Originally drafted and signed by the Detroit Tigers in 1987, he made his Major League debut with the Tigers in 1990.  Aldred appeared in 229 games over an 11-year Major League career, posting a 20-39 record with a 6.02 ERA with six different teams (Detroit, 1990-92, '96; Colorado, 1993; Montreal, 1993; Minnesota, 1996-97; Tampa Bay, 1998-99; Philadelphia, 1999-2000).



Ledesma will be in his first season with Scranton/Wilkes-Barre and his second in professional coaching after serving as hitting coach for the single-A Tampa Yankees.  Originally a second round selection by the New York Mets in the 1990 Amateur Draft, he made his Major League debut with the Mets in 1995. Ledesma hit .296 with 38 doubles, 4 triples 2 HR and 76 RBI appearing in 284 big league games over five seasons with the Mets, Baltimore, Tampa Bay and Colorado.


His lone full season in the Majors came in 1998 with the Devil Rays after he was selected in the third round of the 1997 Major League Expansion Draft from Baltimore.  Ledesma led Tampa Bay with a .324 average (97-299) appearing in 95 games and playing all four infield positions. 


During his minor league career, he appeared in the International League with Norfolk (1994-1995); Rochester (1997) And Durham (1999). He earned Junior College All-American honors at Chabot College in 1990.



London will be entering his 17th season as the Yankees’ Triple-A Athletic Trainer and 20th in the Yankees’ organization. He began his career in 1989 working at Class-A Prince William his first two seasons. He was promoted to Class-A Ft. Lauderdale in 1991 and Class-AA Albany in 1992.


He joined the Columbus Clippers in 1993 and during his stint in Columbus was named the 2006 “International League Athletic Trainer of the Year,” by the Professional Baseball Athletic Trainers Society (PBATS). He is a graduate of the University of Maine-Orono where he earned a BS in physical education with a coaching minor.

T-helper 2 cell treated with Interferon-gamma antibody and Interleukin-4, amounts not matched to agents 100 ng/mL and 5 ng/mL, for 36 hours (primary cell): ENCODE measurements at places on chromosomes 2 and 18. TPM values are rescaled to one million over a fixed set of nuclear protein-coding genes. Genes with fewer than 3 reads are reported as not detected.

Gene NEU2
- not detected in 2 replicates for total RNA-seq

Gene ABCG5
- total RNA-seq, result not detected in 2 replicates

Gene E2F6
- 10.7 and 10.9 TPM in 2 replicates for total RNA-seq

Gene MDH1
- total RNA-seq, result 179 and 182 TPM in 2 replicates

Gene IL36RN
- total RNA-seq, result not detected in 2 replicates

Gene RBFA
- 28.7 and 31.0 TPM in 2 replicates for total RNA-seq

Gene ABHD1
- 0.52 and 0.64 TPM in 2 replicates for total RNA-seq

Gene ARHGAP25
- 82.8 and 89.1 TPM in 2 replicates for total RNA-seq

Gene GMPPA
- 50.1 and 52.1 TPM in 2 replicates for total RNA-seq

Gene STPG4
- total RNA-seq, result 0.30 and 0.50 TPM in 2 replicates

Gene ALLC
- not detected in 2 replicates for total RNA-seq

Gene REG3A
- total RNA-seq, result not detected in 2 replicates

Tressel joins Scranton/Wilkes-Barre as strength and conditioning coach after spending the 2008 season in a similar position with the Yankees double-A affiliate in Trenton.


Prior to working in Trenton, Tressel served as the strength and conditioning coordinator at the Yankees minor league complex in Tampa, Florida.  He also served for three seasons (2004-06) as an assistant in the Yankees’ baseball operations department under General Manager Brian Cashman.  Tressel graduated from Baldwin Wallace College in Berea, Ohio in 2003 with a degree in sports management and business.



YEAR      CLUB                     LEAGUE                                W-L         PCT.       PLACE

1988       Greensboro          South Atlantic                       79-60     .568        2nd/1st

1989       Cedar Rapids      Midwest                                 80-57     .584        1st/3rd

1990       Cedar Rapids      Midwest                                 88-46     .657        1st/2nd

1991       Charleston            South Atlantic                       92-50     .648        1st/1st

1992       Chattanooga        Southern                               51-26     .662        1st/1st

                Nashville               American Association        32-36     .471        4th

1995       Chattanooga        Southern                               83-60     .580        2nd/1st

1996       Indianapolis         American Association        78-66     .542        2nd

1997       Indianapolis         American Association        85-59     .590        2nd

1998       Indianapolis         International                         76-67     .531        2nd

1999       Indianapolis         International                         75-69     .521        2nd

2000       Louisville               International                         71-73     .493        3rd

2001       Louisville               International                         84-60     .583        1st

2002       Louisville               International                         76-65     .549        2nd

2003       Louisville               International                         62-47     .569        1st

                CINCINNATI         National                                 22-35     .386        5th

2004       CINCINNATI         National                                 76-86     .469        4th

2005       CINCINNATI         National                                 27-43     .386        6th

2006       Columbus             International                         69-73     .486        4th

2007       Scranton/W-B       International                         84-59     .587        1st

2008       Scranton/W-B       International                         88-56     .611        1st

MINOR LEAGUE TOTALS                                  1,268-973 (.586)

MAJOR LEAGUE TOTALS                                  125-164 (.433)


This story was not subject to the approval of the National Association of Professional Baseball Leagues or its clubs.